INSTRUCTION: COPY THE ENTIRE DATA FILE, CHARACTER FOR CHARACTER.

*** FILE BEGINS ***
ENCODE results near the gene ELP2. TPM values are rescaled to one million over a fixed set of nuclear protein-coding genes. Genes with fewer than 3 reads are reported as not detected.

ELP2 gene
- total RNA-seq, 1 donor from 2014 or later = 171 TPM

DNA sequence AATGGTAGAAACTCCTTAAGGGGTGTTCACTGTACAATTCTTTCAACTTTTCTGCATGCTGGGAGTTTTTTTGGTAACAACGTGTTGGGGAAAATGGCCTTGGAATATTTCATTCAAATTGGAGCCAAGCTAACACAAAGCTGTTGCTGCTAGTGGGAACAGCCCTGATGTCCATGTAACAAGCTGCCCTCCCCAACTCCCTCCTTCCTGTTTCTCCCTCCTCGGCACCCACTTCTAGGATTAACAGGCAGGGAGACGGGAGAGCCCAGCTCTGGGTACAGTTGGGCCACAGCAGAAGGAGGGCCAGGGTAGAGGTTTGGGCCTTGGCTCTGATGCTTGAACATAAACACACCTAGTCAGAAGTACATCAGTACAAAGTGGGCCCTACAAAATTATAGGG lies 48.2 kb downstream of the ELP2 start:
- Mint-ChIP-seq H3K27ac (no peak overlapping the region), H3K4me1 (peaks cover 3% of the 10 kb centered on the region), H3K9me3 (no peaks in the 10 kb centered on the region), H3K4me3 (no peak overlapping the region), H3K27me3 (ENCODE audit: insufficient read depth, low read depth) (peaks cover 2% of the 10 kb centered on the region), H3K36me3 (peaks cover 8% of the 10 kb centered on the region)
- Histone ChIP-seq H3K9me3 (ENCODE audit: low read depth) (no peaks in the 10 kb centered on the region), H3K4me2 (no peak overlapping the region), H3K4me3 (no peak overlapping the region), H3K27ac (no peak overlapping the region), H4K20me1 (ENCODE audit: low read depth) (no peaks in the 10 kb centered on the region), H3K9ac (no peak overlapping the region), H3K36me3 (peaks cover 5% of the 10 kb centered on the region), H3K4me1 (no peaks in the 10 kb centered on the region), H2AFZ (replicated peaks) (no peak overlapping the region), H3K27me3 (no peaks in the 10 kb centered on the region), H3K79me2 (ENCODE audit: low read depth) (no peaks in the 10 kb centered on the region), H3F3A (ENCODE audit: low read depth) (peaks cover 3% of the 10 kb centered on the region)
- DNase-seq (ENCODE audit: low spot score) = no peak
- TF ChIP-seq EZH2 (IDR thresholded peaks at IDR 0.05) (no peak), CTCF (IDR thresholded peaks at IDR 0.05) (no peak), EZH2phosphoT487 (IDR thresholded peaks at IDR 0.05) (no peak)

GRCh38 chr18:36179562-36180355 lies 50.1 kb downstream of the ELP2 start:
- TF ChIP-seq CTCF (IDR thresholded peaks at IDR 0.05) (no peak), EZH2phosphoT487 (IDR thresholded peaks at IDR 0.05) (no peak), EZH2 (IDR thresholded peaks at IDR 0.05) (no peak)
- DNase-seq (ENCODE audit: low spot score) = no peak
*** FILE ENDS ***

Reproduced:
ENCODE results near the gene ELP2. TPM values are rescaled to one million over a fixed set of nuclear protein-coding genes. Genes with fewer than 3 reads are reported as not detected.

ELP2 gene
- total RNA-seq, 1 donor from 2014 or later = 171 TPM

DNA sequence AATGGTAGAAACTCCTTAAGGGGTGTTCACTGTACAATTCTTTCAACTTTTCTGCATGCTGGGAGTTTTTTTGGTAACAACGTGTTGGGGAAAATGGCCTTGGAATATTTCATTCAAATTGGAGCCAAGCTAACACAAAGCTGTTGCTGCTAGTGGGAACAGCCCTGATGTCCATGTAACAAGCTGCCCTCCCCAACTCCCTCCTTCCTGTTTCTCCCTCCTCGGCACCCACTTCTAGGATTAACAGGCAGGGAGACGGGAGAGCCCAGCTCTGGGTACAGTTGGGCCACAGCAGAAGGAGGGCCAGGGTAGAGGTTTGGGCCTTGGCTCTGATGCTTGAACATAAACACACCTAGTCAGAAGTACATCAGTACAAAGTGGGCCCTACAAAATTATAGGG lies 48.2 kb downstream of the ELP2 start:
- Mint-ChIP-seq H3K27ac (no peak overlapping the region), H3K4me1 (peaks cover 3% of the 10 kb centered on the region), H3K9me3 (no peaks in the 10 kb centered on the region), H3K4me3 (no peak overlapping the region), H3K27me3 (ENCODE audit: insufficient read depth, low read depth) (peaks cover 2% of the 10 kb centered on the region), H3K36me3 (peaks cover 8% of the 10 kb centered on the region)
- Histone ChIP-seq H3K9me3 (ENCODE audit: low read depth) (no peaks in the 10 kb centered on the region), H3K4me2 (no peak overlapping the region), H3K4me3 (no peak overlapping the region), H3K27ac (no peak overlapping the region), H4K20me1 (ENCODE audit: low read depth) (no peaks in the 10 kb centered on the region), H3K9ac (no peak overlapping the region), H3K36me3 (peaks cover 5% of the 10 kb centered on the region), H3K4me1 (no peaks in the 10 kb centered on the region), H2AFZ (replicated peaks) (no peak overlapping the region), H3K27me3 (no peaks in the 10 kb centered on the region), H3K79me2 (ENCODE audit: low read depth) (no peaks in the 10 kb centered on the region), H3F3A (ENCODE audit: low read depth) (peaks cover 3% of the 10 kb centered on the region)
- DNase-seq (ENCODE audit: low spot score) = no peak
- TF ChIP-seq EZH2 (IDR thresholded peaks at IDR 0.05) (no peak), CTCF (IDR thresholded peaks at IDR 0.05) (no peak), EZH2phosphoT487 (IDR thresholded peaks at IDR 0.05) (no peak)

GRCh38 chr18:36179562-36180355 lies 50.1 kb downstream of the ELP2 start:
- TF ChIP-seq CTCF (IDR thresholded peaks at IDR 0.05) (no peak), EZH2phosphoT487 (IDR thresholded peaks at IDR 0.05) (no peak), EZH2 (IDR thresholded peaks at IDR 0.05) (no peak)
- DNase-seq (ENCODE audit: low spot score) = no peak